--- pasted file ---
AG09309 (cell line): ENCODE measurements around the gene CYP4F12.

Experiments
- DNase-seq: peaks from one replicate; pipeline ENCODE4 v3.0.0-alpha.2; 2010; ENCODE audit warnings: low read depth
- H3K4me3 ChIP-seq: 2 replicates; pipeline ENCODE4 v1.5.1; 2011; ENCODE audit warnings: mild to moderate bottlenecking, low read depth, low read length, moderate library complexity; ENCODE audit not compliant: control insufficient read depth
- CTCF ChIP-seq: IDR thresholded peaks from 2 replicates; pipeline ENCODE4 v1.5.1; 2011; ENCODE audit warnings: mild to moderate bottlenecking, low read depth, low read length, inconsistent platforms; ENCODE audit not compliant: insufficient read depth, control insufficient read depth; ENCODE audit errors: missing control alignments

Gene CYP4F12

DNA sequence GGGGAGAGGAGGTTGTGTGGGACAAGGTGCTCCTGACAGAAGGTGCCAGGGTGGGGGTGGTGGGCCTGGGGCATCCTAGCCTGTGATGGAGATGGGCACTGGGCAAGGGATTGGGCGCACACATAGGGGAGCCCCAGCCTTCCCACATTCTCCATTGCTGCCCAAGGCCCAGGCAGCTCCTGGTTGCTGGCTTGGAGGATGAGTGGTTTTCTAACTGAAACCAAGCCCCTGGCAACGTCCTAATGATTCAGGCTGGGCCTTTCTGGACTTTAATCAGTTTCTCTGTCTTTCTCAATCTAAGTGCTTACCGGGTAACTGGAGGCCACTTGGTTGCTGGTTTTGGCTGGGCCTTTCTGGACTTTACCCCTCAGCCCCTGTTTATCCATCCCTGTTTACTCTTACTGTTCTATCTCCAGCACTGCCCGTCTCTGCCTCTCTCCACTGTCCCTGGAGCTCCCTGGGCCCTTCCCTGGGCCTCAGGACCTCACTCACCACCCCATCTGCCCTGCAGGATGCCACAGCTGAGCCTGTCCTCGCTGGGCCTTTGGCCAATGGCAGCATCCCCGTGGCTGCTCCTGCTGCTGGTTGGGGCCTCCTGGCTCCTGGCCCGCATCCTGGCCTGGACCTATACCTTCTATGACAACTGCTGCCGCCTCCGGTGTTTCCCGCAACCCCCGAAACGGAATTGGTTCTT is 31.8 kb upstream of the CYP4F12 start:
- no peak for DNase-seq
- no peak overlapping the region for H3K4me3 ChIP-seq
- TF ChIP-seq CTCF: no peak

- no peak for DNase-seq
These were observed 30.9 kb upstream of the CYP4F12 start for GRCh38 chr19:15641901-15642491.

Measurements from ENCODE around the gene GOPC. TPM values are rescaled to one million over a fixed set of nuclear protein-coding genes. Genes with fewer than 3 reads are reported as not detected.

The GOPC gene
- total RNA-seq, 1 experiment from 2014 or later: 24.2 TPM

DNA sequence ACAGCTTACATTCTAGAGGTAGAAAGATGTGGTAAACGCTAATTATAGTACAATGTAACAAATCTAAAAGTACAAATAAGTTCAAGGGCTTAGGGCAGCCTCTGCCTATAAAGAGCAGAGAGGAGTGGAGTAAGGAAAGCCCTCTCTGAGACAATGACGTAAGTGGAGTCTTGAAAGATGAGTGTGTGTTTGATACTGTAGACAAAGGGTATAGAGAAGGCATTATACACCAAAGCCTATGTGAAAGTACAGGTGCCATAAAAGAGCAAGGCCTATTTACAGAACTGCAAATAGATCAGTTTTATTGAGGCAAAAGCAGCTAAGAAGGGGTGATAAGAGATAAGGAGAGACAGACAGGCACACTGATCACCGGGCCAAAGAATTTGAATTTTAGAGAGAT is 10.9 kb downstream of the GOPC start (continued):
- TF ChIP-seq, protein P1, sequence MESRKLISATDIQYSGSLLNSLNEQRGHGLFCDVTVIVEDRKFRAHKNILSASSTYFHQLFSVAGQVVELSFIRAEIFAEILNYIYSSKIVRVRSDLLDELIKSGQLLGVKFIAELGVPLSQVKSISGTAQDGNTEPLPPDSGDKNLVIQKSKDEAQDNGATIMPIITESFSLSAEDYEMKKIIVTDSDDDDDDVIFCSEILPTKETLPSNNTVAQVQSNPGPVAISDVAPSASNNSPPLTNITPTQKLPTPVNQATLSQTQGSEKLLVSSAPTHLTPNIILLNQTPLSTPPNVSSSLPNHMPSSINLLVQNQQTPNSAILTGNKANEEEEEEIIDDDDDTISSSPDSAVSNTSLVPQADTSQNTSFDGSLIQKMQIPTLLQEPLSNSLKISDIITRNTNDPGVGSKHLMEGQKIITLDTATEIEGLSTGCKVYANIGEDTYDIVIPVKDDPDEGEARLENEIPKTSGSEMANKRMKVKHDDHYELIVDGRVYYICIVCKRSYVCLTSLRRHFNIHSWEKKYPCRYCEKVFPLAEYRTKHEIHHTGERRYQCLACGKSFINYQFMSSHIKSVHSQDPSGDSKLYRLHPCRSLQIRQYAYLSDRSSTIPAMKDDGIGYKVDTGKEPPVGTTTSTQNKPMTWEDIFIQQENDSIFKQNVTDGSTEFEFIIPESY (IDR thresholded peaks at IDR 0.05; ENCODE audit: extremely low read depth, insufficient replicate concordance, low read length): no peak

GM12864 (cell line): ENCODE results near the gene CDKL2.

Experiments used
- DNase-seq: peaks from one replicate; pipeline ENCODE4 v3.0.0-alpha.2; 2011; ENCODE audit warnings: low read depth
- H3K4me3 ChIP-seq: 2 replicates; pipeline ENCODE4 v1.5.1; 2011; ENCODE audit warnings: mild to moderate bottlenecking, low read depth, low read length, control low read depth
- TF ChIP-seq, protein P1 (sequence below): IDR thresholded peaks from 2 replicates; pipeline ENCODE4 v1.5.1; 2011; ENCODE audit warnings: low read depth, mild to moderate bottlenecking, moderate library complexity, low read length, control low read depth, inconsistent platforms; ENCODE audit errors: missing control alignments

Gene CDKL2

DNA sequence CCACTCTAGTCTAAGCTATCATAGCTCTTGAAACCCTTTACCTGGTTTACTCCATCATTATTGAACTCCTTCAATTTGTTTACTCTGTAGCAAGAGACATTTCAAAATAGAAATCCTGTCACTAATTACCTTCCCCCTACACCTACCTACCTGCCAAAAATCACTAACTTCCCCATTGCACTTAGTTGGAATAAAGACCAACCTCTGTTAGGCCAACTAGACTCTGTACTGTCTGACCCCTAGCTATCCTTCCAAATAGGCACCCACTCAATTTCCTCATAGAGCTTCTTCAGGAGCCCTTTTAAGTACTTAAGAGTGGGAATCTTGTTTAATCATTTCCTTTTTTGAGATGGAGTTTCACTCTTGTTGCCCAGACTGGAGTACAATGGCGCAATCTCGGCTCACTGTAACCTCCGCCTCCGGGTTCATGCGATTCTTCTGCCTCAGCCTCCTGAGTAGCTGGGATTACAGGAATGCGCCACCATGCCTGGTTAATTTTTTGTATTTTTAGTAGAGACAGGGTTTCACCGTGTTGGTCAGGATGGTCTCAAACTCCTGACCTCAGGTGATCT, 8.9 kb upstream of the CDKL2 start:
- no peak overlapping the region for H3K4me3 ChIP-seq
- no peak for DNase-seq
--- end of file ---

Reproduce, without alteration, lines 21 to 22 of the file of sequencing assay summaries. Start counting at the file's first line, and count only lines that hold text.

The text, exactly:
- H3K4me3 ChIP-seq: 2 replicates; pipeline ENCODE4 v1.5.1; 2011; ENCODE audit warnings: mild to moderate bottlenecking, low read depth, low read length, control low read depth
- TF ChIP-seq, protein P1 (sequence below): IDR thresholded peaks from 2 replicates; pipeline ENCODE4 v1.5.1; 2011; ENCODE audit warnings: low read depth, mild to moderate bottlenecking, moderate library complexity, low read length, control low read depth, inconsistent platforms; ENCODE audit errors: missing control alignments